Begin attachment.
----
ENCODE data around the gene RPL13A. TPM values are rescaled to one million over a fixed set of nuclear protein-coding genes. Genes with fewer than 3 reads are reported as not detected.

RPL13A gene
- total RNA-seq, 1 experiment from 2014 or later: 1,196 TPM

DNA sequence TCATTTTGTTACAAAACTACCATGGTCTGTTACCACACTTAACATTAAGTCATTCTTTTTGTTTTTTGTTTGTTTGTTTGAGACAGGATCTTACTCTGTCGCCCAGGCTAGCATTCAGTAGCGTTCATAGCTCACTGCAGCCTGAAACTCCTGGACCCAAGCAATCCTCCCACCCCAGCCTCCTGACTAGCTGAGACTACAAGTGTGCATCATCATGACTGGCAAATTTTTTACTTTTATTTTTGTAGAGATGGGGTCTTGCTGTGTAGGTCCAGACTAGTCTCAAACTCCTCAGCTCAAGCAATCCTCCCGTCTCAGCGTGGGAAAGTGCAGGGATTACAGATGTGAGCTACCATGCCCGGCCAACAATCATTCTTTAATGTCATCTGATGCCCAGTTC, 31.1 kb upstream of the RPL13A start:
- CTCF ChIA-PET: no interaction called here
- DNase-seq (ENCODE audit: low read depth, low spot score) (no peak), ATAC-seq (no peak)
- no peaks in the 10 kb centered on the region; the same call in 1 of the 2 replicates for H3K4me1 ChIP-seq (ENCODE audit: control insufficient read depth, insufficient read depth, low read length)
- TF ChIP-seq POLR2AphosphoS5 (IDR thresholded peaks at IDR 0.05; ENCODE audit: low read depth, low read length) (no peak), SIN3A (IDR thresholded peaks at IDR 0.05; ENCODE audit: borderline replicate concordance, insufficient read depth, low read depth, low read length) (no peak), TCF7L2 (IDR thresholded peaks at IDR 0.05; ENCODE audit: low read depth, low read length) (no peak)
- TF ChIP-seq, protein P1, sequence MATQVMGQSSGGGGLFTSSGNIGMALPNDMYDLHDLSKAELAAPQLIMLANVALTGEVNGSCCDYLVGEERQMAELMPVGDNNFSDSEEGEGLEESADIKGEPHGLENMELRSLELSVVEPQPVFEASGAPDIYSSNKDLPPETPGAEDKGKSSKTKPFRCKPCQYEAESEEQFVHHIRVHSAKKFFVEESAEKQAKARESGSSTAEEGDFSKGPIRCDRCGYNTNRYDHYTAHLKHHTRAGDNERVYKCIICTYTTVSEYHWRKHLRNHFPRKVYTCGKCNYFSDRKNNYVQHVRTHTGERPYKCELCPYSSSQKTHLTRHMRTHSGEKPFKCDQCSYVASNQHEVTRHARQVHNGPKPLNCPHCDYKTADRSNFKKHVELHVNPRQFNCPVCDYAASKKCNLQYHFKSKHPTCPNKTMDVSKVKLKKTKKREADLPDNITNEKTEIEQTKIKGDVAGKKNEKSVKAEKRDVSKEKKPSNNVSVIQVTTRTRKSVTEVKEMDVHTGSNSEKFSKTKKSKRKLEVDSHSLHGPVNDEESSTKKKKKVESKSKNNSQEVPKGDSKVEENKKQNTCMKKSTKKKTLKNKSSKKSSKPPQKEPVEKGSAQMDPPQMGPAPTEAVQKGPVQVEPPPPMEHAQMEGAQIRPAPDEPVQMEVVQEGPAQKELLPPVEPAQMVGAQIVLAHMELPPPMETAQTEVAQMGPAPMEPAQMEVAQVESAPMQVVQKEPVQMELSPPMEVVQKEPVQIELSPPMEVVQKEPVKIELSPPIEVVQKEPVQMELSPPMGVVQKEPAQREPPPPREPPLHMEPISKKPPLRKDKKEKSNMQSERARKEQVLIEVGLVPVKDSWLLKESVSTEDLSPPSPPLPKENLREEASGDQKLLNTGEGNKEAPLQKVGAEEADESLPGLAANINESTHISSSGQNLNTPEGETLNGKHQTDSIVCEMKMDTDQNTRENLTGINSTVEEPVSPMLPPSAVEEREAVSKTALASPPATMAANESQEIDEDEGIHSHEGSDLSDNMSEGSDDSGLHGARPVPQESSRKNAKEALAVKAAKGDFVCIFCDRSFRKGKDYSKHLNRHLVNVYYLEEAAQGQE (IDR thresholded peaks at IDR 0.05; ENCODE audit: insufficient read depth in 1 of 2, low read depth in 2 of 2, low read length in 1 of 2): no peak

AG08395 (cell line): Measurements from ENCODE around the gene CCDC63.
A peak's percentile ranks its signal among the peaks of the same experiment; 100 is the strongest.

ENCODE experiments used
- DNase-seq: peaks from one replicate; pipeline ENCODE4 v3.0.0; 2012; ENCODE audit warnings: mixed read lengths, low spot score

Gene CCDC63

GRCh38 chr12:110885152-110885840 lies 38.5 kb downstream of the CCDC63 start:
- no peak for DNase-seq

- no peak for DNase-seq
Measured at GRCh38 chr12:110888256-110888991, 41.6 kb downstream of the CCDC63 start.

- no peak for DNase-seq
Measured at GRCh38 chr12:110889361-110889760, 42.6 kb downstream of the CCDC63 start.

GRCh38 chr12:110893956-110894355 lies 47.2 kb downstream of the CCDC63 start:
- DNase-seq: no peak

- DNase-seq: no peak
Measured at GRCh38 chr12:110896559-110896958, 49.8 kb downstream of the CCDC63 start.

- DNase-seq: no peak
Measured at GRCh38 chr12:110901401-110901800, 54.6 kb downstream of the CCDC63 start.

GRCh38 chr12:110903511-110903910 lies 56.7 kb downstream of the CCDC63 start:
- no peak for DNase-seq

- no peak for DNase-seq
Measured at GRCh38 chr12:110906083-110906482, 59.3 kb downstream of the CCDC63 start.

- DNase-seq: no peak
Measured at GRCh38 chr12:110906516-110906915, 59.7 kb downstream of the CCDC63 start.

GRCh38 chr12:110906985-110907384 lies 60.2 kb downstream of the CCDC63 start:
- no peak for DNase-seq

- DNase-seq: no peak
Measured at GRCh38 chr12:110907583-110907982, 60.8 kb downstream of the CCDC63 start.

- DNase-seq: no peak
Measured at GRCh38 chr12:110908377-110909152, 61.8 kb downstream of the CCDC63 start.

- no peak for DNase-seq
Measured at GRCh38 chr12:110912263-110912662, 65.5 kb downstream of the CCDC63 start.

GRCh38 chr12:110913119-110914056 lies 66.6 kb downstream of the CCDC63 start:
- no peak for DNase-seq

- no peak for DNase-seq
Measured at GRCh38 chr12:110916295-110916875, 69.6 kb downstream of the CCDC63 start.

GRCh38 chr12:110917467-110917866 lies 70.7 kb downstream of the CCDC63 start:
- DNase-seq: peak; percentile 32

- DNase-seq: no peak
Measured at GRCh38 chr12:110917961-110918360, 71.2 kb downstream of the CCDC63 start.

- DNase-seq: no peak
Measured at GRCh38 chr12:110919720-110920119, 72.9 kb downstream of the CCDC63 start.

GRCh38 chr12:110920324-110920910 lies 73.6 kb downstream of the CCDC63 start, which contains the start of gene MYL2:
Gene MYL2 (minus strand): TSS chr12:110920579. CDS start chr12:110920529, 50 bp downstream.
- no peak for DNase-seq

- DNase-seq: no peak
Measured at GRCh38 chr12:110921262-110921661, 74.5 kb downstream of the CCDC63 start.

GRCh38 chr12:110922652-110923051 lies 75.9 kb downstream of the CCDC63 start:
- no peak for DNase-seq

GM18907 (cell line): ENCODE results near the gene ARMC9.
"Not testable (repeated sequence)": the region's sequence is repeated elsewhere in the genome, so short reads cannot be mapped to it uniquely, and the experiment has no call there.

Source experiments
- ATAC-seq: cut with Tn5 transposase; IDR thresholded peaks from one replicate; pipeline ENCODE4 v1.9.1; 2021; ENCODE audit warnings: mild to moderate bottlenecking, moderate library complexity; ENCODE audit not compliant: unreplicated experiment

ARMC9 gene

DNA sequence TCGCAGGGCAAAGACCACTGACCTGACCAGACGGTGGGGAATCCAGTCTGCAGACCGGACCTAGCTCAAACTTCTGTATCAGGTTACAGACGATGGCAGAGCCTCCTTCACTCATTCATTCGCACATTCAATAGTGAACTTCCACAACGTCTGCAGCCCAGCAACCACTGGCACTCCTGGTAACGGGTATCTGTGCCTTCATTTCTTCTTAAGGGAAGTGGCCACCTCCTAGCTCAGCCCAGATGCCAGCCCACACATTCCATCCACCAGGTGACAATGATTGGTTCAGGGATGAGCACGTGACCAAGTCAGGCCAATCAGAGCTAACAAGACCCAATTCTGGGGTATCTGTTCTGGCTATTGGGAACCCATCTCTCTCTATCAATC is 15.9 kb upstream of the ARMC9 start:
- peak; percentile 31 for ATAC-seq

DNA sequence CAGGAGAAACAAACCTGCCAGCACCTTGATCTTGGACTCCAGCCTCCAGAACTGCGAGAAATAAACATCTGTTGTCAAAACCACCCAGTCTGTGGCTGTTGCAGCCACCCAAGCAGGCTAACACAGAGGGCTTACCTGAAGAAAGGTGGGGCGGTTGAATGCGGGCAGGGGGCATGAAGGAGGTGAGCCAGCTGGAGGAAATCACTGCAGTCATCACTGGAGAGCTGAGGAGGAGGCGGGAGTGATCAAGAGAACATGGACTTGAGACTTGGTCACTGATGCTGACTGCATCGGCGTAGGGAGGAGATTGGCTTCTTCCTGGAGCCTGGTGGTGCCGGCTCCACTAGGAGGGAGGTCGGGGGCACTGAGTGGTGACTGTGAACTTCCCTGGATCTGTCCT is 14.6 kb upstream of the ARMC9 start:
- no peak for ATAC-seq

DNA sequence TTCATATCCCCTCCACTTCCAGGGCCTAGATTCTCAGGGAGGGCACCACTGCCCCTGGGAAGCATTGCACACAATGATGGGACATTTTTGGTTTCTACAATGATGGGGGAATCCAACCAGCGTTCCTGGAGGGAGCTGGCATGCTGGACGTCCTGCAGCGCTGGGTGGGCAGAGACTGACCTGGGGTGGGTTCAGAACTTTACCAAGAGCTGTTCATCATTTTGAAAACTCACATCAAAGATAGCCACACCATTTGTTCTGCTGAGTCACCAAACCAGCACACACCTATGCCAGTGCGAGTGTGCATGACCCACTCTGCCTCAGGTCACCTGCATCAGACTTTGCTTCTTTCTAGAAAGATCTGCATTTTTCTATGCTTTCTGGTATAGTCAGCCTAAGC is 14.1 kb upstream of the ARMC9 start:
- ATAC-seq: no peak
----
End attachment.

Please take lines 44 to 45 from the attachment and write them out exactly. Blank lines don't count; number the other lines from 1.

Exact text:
Measured at GRCh38 chr12:110916295-110916875, 69.6 kb downstream of the CCDC63 start.

GRCh38 chr12:110917467-110917866 lies 70.7 kb downstream of the CCDC63 start: